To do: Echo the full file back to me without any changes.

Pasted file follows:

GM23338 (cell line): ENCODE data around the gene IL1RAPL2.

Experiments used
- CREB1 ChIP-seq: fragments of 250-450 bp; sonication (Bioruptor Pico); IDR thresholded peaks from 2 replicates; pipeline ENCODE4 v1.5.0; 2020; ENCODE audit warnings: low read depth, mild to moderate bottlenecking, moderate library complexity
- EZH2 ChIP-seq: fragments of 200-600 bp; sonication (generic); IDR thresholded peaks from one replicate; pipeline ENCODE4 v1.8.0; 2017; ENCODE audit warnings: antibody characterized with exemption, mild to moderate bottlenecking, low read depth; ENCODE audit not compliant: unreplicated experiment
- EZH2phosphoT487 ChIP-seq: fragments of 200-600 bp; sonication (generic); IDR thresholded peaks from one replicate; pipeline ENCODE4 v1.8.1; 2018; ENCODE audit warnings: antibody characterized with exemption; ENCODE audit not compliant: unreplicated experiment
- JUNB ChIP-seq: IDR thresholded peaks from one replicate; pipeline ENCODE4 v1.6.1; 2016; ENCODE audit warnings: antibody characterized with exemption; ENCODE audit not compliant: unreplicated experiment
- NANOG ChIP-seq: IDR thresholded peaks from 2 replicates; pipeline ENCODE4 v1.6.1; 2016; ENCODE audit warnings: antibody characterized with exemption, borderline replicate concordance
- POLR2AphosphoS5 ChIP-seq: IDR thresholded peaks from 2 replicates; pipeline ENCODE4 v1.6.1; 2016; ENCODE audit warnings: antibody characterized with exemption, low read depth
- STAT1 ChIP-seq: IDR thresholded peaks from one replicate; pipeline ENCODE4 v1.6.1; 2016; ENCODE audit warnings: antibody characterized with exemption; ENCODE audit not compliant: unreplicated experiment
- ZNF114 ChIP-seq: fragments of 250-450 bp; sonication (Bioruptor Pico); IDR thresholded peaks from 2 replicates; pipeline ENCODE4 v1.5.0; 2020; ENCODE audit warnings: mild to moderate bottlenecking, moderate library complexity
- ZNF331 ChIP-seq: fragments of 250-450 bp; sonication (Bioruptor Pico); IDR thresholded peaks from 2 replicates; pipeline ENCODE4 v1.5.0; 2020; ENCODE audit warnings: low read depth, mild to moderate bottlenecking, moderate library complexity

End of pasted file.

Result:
GM23338 (cell line): ENCODE data around the gene IL1RAPL2.

Experiments used
- CREB1 ChIP-seq: fragments of 250-450 bp; sonication (Bioruptor Pico); IDR thresholded peaks from 2 replicates; pipeline ENCODE4 v1.5.0; 2020; ENCODE audit warnings: low read depth, mild to moderate bottlenecking, moderate library complexity
- EZH2 ChIP-seq: fragments of 200-600 bp; sonication (generic); IDR thresholded peaks from one replicate; pipeline ENCODE4 v1.8.0; 2017; ENCODE audit warnings: antibody characterized with exemption, mild to moderate bottlenecking, low read depth; ENCODE audit not compliant: unreplicated experiment
- EZH2phosphoT487 ChIP-seq: fragments of 200-600 bp; sonication (generic); IDR thresholded peaks from one replicate; pipeline ENCODE4 v1.8.1; 2018; ENCODE audit warnings: antibody characterized with exemption; ENCODE audit not compliant: unreplicated experiment
- JUNB ChIP-seq: IDR thresholded peaks from one replicate; pipeline ENCODE4 v1.6.1; 2016; ENCODE audit warnings: antibody characterized with exemption; ENCODE audit not compliant: unreplicated experiment
- NANOG ChIP-seq: IDR thresholded peaks from 2 replicates; pipeline ENCODE4 v1.6.1; 2016; ENCODE audit warnings: antibody characterized with exemption, borderline replicate concordance
- POLR2AphosphoS5 ChIP-seq: IDR thresholded peaks from 2 replicates; pipeline ENCODE4 v1.6.1; 2016; ENCODE audit warnings: antibody characterized with exemption, low read depth
- STAT1 ChIP-seq: IDR thresholded peaks from one replicate; pipeline ENCODE4 v1.6.1; 2016; ENCODE audit warnings: antibody characterized with exemption; ENCODE audit not compliant: unreplicated experiment
- ZNF114 ChIP-seq: fragments of 250-450 bp; sonication (Bioruptor Pico); IDR thresholded peaks from 2 replicates; pipeline ENCODE4 v1.5.0; 2020; ENCODE audit warnings: mild to moderate bottlenecking, moderate library complexity
- ZNF331 ChIP-seq: fragments of 250-450 bp; sonication (Bioruptor Pico); IDR thresholded peaks from 2 replicates; pipeline ENCODE4 v1.5.0; 2020; ENCODE audit warnings: low read depth, mild to moderate bottlenecking, moderate library complexity